Lev Kopelev, Solzhenitsyn and Dmitri Panin(Lev Rubin, Gleb Nerzhin and Dmitri Sologdin in The First Circle)

Lev Kopelev, Solzhenitsyn and Dmitri Panin
(Lev Rubin, Gleb Nerzhin and Dmitri Sologdin in The First Circle)

The story is of course based on events in Solzhenitsyn’s life and men he knew. Like Gleb, he was imprisoned in a scientific research prison (Marfino) and we presume that the book is in fact a roman-a-clef. This is no criticism however – it would be a foolish author who claimed that his work was not influenced by his life, and if you have lived through remarkable experiences and times it makes sense to turn them into fiction, into a work that will outlive you and talk to future generations.

And this book does talk to us – it paints a remarkable picture of what it was like to live under the Soviet regime: the fear; the impossibility of fighting back against a complex and iron-fisted bureaucracy; the distrust of fellow man; the mindless cruelty; the blind following of the cause. There is a magnificent chapter where many of the prison staff have to attend an educational talk on the Soviet state which is littered with meaningless sentences and statements which make no sense at all, which nevertheless they all have to pretend to agree with.

Marfino

Marfino

One of the most moving sequences in the book is the chapter 61 when Innokenty visits his mother’s brother, Uncle Avenir, whom he barely knows and has not seen since her death. Despite this, and Ink’s initial doubts, the two men discover an instant family bond and are soon exchanging deep and treasonous opinions. Uncle Avenir is a secret memory man, retaining old newspapers back to the time of the revolution which show how the party line has changed and history has been re-written. His connection with his Uncle is one of the things which changes Innokenty irrevocably so that he goes on to take the momentous action of the first chapter.

And irrevocable actions happen at several points during the book. Many of the characters make heartbreaking decisions which they know they will result in them being sent to Siberian camps and probable death, but they also know that they will be failing themselves morally if they do not make those decisions. Innokenty’s phone call, Gleb’s refusal to join a cryptography research group, Gerasimovich’s refusal to work on a project which will enable the Cheka to spy on other citizens, Ruska’s decision to put his status as an informer at risk by letting other zeks know who the informers are – these are all moral decisions with far-reaching consequences but which allow their makers to rise above their captors.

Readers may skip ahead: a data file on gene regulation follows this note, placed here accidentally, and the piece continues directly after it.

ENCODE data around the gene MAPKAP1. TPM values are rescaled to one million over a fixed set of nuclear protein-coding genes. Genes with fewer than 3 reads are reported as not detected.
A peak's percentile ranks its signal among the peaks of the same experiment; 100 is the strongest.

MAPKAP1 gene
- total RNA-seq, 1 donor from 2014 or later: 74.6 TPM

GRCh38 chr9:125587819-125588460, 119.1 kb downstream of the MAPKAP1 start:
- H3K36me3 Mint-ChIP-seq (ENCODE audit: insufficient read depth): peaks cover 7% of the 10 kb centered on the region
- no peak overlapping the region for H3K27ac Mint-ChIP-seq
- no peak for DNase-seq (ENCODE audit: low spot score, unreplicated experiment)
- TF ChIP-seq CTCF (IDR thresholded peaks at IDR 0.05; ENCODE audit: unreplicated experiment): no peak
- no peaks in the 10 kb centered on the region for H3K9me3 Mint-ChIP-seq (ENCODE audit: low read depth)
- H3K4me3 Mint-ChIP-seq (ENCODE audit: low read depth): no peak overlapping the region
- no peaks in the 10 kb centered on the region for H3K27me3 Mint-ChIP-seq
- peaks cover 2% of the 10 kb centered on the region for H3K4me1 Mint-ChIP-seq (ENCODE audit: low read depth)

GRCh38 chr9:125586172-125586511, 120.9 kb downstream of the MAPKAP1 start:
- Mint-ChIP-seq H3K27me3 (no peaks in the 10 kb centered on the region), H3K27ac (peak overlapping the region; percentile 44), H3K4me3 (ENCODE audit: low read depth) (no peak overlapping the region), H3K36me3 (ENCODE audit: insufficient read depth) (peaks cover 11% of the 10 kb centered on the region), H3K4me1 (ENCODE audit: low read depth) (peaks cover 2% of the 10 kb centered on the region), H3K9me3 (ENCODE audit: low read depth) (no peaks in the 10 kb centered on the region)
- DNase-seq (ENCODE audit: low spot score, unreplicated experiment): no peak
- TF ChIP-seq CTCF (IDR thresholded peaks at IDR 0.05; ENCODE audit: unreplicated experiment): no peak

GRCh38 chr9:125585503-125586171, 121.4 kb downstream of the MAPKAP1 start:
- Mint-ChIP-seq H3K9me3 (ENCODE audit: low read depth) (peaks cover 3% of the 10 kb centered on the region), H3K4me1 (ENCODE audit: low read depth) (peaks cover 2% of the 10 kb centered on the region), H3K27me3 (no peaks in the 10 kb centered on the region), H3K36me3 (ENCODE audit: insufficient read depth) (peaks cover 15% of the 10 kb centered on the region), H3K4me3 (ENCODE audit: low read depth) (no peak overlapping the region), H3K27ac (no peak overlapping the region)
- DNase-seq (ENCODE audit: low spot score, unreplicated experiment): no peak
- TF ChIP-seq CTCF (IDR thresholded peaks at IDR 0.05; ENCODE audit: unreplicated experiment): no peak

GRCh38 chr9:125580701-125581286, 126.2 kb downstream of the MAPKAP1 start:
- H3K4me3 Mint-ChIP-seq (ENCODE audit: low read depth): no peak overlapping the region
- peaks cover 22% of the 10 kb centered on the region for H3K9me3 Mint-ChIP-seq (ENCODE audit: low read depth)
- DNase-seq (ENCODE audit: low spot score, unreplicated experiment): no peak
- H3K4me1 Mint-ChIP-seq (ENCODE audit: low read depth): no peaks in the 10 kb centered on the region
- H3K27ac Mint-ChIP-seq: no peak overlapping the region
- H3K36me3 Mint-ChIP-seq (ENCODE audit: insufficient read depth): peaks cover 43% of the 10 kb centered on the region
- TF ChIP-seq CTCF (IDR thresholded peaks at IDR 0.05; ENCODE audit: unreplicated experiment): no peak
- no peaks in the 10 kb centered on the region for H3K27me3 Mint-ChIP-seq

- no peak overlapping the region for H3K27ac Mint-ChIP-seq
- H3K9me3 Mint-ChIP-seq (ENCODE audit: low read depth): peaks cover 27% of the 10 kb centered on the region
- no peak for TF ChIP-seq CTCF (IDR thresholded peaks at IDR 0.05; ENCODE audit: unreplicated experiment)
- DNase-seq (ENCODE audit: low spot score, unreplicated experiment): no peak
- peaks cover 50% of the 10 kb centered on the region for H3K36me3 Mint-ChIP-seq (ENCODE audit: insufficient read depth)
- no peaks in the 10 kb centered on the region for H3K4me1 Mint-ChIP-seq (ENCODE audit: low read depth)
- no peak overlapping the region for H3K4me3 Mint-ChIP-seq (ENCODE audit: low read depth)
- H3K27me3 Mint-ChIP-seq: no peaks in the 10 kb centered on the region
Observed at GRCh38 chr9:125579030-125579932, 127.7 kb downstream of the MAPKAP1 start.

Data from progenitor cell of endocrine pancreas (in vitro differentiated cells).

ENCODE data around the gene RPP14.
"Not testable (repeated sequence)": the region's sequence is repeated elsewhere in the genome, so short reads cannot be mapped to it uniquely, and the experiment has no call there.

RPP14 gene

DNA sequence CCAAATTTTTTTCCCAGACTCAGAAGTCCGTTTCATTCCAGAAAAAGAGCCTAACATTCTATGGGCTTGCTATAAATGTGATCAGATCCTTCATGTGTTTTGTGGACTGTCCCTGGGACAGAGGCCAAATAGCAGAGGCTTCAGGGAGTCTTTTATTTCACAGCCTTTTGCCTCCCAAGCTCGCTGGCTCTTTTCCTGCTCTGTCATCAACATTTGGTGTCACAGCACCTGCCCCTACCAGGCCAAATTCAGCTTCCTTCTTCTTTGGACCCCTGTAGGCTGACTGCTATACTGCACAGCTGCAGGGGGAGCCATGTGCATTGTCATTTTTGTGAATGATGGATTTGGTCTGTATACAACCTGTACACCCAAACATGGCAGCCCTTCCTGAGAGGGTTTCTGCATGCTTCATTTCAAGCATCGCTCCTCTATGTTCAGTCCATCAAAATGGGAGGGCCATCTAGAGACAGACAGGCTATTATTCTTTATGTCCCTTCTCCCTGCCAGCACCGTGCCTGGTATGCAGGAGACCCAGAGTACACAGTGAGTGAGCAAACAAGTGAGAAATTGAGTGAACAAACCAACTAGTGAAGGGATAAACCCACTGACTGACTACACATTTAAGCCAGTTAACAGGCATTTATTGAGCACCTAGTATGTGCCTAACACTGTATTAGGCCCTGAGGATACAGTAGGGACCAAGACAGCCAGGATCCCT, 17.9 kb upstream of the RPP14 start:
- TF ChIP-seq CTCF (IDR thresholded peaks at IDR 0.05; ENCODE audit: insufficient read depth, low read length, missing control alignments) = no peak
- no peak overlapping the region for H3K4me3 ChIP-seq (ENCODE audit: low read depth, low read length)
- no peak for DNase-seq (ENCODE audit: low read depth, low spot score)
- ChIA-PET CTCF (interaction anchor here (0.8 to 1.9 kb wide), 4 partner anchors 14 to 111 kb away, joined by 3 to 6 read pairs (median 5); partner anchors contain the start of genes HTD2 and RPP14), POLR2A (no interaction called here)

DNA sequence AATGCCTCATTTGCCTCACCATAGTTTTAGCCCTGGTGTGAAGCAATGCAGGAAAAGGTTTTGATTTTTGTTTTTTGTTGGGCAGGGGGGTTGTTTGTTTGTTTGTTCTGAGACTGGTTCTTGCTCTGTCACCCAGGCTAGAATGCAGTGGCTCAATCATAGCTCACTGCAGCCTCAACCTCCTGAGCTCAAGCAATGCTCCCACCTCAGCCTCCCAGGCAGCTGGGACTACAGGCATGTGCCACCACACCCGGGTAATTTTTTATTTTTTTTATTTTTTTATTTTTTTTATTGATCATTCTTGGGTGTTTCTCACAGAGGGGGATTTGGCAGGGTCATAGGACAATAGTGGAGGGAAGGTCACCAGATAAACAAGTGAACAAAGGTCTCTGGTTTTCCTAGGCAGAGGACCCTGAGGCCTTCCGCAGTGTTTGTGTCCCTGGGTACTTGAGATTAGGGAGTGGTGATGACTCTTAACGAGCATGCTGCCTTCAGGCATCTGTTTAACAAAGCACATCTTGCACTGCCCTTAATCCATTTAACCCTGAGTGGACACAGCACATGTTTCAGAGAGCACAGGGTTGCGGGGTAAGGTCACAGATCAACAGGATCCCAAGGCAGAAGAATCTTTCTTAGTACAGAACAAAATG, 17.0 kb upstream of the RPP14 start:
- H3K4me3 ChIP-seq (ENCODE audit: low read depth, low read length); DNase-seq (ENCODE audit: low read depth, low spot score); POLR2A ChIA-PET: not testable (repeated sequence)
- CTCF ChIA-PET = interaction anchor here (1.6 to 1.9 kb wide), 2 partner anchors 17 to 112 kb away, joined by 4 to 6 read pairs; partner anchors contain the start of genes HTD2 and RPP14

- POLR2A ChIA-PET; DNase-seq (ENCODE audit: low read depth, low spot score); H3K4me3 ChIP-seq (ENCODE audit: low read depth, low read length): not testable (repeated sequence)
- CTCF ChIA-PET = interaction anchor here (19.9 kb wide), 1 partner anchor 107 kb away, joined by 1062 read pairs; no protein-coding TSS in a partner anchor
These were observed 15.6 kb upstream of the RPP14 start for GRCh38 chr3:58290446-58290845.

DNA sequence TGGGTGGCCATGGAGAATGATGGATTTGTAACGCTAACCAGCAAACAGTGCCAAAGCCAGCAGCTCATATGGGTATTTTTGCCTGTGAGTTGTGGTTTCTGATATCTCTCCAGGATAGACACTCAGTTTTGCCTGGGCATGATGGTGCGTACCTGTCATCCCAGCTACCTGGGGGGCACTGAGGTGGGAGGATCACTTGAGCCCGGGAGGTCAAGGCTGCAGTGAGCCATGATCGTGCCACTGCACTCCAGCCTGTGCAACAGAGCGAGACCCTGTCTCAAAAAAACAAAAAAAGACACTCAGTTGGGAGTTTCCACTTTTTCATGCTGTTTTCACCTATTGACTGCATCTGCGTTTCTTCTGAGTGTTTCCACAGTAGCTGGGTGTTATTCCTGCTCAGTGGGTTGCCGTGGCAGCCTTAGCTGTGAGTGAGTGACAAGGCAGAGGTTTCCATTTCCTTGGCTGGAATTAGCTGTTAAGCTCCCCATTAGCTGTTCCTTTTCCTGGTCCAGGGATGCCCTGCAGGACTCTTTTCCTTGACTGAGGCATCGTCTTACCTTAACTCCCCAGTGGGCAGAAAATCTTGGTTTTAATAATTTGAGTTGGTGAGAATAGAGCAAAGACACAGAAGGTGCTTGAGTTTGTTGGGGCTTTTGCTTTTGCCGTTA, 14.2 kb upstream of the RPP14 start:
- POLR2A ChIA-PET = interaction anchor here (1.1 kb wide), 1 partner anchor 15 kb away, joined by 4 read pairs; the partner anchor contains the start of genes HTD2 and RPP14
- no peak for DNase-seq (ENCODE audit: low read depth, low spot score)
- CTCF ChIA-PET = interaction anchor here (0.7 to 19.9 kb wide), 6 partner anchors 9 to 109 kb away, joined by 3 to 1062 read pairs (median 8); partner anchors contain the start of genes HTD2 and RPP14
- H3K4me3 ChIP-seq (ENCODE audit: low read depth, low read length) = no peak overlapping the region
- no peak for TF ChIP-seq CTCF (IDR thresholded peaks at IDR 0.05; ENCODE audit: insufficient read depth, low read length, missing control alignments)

The book also captures brilliantly how institutionalised the zeks have become after years of captivity – a kind of captivity with no hope of justice or freedom at the end of it. In the West, a prisoner knows he or she will be released when they have served their term but under this regime there is no prosect of escape:

Their dreams were all different, but whatever they dreamed, the sleepers were miserably aware that they were prisoners. If in their dreams they roamed over green grass or through city streets, it could mean only that they had tricked their jailers and escaped or had been released in error and were now wanted men. That total, blissful forgetfulness of their shackles imagined by Longfellow in “The Prisoner’s Dream” was denied them. The shock of wrongful arrests, followed by a ten- or twenty-year sentence, the baying of guard dogs, the sound of escort  troops priming their rifles, the nerve-racking jangle of reveille in the camps, seep through all the strata of ordinary experience, through all their secondary and even primary instincts, into a prisoner’s very bones so that, sleeping, he remembers that he is in jail before he becomes aware of smoke or the smell of burning and gets up to find the place on fire.  (chapter 71)

Solzhenitsyn allows his characters free rein to discuss their beliefs. And many of them do disagree quite violently – the chapters covering the disagreement of the communist Rubin and the religious Sologdin being a case in point, where the author describes the argument beautifully:

Like an express train rushing through the night, stopping nowhere, past rural stops, past wayside signal lights, across empty steppes, and through brightly lit towns, their argument sped over light and dark places in their memories, and everything that briefly loomed threw an uncertain light on, elicited a muffled echo from, their uncontrollably swaying, coupled thoughts. (chapter 69)